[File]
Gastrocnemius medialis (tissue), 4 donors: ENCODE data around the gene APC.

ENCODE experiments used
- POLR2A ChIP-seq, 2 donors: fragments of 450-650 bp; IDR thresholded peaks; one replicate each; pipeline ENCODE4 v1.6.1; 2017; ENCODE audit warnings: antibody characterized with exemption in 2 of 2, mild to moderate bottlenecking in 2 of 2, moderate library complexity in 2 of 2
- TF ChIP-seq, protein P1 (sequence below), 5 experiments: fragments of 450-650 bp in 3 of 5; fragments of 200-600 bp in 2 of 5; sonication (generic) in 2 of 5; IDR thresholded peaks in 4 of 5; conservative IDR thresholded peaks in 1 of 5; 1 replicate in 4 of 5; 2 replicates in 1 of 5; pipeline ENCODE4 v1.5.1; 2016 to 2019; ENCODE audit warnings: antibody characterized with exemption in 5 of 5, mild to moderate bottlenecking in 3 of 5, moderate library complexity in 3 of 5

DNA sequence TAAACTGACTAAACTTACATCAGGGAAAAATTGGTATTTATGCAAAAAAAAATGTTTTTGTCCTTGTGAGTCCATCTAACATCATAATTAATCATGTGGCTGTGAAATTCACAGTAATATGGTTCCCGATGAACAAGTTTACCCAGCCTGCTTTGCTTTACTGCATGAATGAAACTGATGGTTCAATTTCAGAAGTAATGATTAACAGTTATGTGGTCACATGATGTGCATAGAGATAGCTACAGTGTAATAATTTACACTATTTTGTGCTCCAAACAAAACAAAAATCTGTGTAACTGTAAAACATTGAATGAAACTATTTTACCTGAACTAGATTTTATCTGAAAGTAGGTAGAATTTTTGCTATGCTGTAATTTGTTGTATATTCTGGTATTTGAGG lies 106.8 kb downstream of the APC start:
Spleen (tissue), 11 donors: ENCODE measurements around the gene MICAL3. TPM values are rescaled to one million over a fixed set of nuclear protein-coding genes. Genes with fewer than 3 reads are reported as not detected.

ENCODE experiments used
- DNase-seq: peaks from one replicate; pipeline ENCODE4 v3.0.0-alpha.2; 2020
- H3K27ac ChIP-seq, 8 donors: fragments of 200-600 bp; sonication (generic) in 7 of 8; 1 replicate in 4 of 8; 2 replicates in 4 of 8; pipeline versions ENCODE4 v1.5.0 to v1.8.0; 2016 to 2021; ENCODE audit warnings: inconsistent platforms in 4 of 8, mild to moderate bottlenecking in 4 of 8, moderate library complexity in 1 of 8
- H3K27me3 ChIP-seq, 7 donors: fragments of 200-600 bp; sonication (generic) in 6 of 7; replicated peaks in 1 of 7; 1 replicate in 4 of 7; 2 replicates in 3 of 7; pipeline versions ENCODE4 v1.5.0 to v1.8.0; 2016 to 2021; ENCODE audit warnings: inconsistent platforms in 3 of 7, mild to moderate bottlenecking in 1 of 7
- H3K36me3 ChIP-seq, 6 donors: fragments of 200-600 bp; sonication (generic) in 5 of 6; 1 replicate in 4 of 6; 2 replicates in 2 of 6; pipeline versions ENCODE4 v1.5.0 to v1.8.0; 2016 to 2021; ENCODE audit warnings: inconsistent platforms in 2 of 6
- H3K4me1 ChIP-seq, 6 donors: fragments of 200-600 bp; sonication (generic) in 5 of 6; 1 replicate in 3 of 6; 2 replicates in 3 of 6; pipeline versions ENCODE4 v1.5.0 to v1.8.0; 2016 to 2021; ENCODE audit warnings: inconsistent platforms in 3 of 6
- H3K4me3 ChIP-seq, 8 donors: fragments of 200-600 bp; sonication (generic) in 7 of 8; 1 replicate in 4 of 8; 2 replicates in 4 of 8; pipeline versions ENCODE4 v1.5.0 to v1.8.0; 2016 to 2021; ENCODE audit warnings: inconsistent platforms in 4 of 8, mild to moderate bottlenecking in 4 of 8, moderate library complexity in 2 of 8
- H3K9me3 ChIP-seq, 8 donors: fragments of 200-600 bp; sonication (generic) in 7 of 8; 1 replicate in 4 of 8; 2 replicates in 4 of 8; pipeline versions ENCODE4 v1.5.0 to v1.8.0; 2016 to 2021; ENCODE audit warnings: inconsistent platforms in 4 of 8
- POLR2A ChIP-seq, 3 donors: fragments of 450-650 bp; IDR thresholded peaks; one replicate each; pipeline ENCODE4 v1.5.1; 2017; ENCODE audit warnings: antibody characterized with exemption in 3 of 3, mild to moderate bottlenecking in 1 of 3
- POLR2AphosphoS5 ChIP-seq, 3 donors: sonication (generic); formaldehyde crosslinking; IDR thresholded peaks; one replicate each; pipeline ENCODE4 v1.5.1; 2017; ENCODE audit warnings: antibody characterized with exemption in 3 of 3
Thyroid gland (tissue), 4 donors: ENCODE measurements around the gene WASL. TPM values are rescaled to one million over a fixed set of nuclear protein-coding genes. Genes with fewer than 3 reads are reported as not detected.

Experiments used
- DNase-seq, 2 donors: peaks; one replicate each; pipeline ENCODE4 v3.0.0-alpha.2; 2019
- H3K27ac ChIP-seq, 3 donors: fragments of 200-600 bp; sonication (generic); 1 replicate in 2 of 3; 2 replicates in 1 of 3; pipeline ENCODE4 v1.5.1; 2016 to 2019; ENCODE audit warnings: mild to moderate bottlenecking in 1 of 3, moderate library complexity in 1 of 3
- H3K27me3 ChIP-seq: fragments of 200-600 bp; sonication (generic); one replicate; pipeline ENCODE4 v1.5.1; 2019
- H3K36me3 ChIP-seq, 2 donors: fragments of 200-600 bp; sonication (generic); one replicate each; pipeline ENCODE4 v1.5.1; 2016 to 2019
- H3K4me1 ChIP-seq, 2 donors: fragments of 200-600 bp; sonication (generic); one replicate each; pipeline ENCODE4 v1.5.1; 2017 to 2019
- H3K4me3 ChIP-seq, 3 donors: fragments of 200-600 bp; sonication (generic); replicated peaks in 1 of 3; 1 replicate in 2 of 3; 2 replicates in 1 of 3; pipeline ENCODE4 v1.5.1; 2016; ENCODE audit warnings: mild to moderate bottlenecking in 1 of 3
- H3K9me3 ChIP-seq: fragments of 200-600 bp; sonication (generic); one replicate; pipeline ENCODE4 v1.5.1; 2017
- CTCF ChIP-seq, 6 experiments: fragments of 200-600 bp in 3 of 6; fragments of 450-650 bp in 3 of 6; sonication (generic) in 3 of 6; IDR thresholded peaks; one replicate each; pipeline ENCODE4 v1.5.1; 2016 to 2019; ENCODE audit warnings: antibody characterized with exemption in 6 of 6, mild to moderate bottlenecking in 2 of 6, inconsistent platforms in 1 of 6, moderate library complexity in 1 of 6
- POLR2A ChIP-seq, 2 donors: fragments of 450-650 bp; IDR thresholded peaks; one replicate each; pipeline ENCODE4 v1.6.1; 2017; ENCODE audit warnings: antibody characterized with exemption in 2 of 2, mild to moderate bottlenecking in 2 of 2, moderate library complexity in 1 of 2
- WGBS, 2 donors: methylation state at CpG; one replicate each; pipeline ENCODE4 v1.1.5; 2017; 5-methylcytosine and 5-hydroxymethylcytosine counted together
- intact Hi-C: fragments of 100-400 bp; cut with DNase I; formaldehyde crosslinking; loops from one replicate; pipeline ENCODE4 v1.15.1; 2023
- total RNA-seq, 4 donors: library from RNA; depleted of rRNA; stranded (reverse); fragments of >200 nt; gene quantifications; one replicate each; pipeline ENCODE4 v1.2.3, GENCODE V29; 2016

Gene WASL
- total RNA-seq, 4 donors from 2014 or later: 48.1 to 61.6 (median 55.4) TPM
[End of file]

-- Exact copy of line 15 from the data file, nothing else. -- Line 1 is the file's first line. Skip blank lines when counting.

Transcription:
- POLR2A ChIP-seq, 3 donors: fragments of 450-650 bp; IDR thresholded peaks; one replicate each; pipeline ENCODE4 v1.5.1; 2017; ENCODE audit warnings: antibody characterized with exemption in 3 of 3, mild to moderate bottlenecking in 1 of 3